St. Moritz was the first all-round winter sports resort in the world, and 150 years after its birth as a tourist destination it still holds a very special appeal and boasts a myriad of activities. It holds a magnificent position in Switzerland's broad Engadine valley, offering fantastic panoramic views and excellent skiing. The resort is divided into three separate villages; Dorf which is the glitzy region on the shore of Lake St. Moritz, St. Moritz Bad which has a more relaxed atmosphere and Celerina which has a strong Italian following. All three villages have lifts into the 2,486m core of the main ski area, Corviglia.
St Moritz continues to be an important winter destination for members of the international jet set and a host of regular celebrities, who flock to the exclusive resort for the fantastic shopping and skiing alike. The architecture of the St. Moritz dates to the mid-1900s, and whilst these buildings are fairly non-descript, it is the views from them which truly make the resort. Visitors will be dazzled by the surrounding forests, high mountains and lakes which create a truly magical, natural setting.
Resort Altitude: 1,770m
Resort Skiing: 3,305m
Total Ski Area: 326km
Green Runs: 8km
Blue Runs: 65km
Red Runs: 192km
Black Runs: 61km
Cross Country: 185km
St. Moritz incorporates five key areas - Lagalb and Diavolezza, which rise to a snow-sure 3,000m and offer some of the region's best expert skiing; Zuoz, a small village which families and freeriders come to for quieter skiing; Corvatsch, which is home to the best snow and most exciting pistes, and Corviglia, the core ski area accessible by funicular from Dorf and by cable-car from Bad. The resort recently replaced its ageing t-bars with high-speed chairlifts which improved the capacity and reduced queuing times.
Advanced skiers will enjoy the Corvatsch area, which offers exciting descents such as the famous Standard Run, coming down from the summit on a broad steepening ridge. Another challenging run starts at Diavolezza and goes 10km down the glacier to Morteratsch. Intermediates can ski the wide open blue and red runs in Corviglia, where long pistes provide peaceful cruising as you take in the magnificent scenery. The Corviglia area is also best suited to beginners, thanks to its nursery slopes and drag lifts.
St. Moritz is a very snowboarder friendly resort, offering excellent features such as the Mellow Snow Park in Corviglia, and an additional smaller park in Zuoz at the end of the valley. The freeride terrain available is vast, with a range of powder opportunities in Corviglia and glacier skiing in Corvatsch. Some of the best freeride areas can be found on the Diavolezza mountain, where there is the longest glacier descent in Switzerland and views of the highest peak in the Canton of Graubünden, at 3,000m.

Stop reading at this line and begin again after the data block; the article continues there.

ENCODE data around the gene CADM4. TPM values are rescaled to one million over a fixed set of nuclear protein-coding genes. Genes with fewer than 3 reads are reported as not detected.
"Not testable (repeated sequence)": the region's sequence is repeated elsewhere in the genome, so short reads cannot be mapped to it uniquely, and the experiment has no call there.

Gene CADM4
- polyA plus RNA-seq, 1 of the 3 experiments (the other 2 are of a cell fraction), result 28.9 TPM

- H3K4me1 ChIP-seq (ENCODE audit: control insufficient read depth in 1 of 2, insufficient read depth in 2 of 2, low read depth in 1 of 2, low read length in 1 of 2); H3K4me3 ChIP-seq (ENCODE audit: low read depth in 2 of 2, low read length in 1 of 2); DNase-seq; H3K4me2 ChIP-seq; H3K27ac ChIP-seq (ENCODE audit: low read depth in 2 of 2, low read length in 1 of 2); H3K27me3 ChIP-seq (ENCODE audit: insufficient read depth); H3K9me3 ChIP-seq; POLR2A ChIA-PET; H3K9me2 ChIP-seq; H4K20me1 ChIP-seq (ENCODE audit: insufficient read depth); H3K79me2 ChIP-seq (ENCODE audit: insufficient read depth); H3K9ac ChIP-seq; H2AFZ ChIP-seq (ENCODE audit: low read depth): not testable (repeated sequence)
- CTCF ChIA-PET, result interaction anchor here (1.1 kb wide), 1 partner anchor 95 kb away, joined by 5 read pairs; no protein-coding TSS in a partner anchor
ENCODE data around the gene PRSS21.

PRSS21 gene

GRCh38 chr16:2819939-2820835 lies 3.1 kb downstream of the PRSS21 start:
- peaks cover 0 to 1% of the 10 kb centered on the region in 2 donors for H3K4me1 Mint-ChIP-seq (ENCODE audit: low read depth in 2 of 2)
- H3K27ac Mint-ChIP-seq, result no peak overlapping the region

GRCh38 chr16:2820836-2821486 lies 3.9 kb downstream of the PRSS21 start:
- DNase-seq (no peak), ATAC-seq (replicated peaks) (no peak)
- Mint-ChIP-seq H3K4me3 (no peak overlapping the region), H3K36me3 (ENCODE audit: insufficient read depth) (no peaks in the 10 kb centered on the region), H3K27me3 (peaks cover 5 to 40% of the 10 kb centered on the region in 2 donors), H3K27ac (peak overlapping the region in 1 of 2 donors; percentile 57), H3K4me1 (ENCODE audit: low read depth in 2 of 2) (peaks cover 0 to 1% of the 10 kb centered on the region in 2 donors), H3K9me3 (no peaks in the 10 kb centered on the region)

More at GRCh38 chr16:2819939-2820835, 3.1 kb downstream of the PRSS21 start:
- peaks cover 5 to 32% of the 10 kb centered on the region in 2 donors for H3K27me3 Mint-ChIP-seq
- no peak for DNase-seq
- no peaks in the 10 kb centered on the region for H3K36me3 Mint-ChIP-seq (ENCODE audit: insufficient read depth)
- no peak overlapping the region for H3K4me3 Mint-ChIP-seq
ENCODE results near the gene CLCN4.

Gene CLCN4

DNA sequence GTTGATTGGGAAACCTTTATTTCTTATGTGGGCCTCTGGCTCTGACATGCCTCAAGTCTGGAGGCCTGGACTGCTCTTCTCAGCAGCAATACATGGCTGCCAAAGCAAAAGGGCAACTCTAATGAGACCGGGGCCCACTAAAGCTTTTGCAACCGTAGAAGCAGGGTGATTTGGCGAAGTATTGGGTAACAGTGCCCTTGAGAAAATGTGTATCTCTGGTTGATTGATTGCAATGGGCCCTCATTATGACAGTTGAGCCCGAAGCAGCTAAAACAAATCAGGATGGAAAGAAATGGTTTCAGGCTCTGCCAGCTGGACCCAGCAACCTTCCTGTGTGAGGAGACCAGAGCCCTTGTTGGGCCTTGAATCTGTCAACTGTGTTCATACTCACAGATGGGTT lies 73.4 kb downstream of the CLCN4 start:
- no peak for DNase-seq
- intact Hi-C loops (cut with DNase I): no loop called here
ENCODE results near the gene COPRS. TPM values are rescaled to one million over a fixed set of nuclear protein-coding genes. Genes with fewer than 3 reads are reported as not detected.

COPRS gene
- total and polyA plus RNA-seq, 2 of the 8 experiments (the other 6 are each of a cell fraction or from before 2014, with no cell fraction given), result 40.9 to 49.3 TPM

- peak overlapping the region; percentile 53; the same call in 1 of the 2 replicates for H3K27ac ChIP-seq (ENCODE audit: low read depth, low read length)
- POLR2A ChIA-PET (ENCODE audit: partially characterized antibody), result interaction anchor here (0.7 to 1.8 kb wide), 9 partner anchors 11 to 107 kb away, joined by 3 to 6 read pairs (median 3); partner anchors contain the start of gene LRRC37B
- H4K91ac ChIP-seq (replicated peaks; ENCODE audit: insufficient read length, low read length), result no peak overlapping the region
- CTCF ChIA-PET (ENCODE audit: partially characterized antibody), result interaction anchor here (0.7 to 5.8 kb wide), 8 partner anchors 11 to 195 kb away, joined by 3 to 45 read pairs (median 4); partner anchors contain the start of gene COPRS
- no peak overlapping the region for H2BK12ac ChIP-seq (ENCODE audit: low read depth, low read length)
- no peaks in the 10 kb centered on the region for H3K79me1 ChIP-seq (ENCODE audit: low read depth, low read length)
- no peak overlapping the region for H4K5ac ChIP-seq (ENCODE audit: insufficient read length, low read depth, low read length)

With many ski schools and instructors to choose between, there really is something for everybody.
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Ski Kindergartens are run by the Swiss Ski School and the Suvretta Ski School, both of which offer lessons for children aged three and above. The Swiss Ski School will even offer a horse-drawn sleigh to take children to their lessons for the day. The resort's larger hotels will usually be able to arrange babysitters and daytime childcare for younger children under the age of three.
St. Moritz is home to what is gastronomically known as the best mountain restaurant in the world. Situated at the top of the Corviglia funicular and offering wonderful panoramic views; La Marmite specialises in caviar, truffles and Bellinis. El Paradiso is located near Suvretta in Corviglia and serves imaginative Thai specialities from its sun-kissed location. Down in the town you can choose between a range of options including the Michelin starred fayre at Talvo and the modest pizzeria at Chesa Veglia.
St. Moritz offers a lively and varied après scene, which begins each afternoon on the slopes at Pirates on the Rocks outside the Corviglia lift station, or at Alpina Bar which offers spectacular views of the Engadine valley. Down in the town, the Roo Bar serves Australian beers on the terrace of Hotel Hauser. Late into the night, you will find a lively scene at bars such as Cresta Bar, Stübli Bar and Sunny Bar. A more refined and laid-back night can be had at the Hotel Schweizerhof's piano cocktail bar.
There are many options in St. Moritz for non-skiers, such as winter walking trails across frozen lakes, snowshoeing in the forests and tobogganing down from Muottas Muragl. Alternative novelty winter sports activities include rides on the oldest bobsleigh run in the world between St. Moritz and Celerina, and horse-drawn sleigh rides into the idyllic side valleys. St. Moritz is famous for its world-class sporting events held each season, such as horse racing on the frozen lake.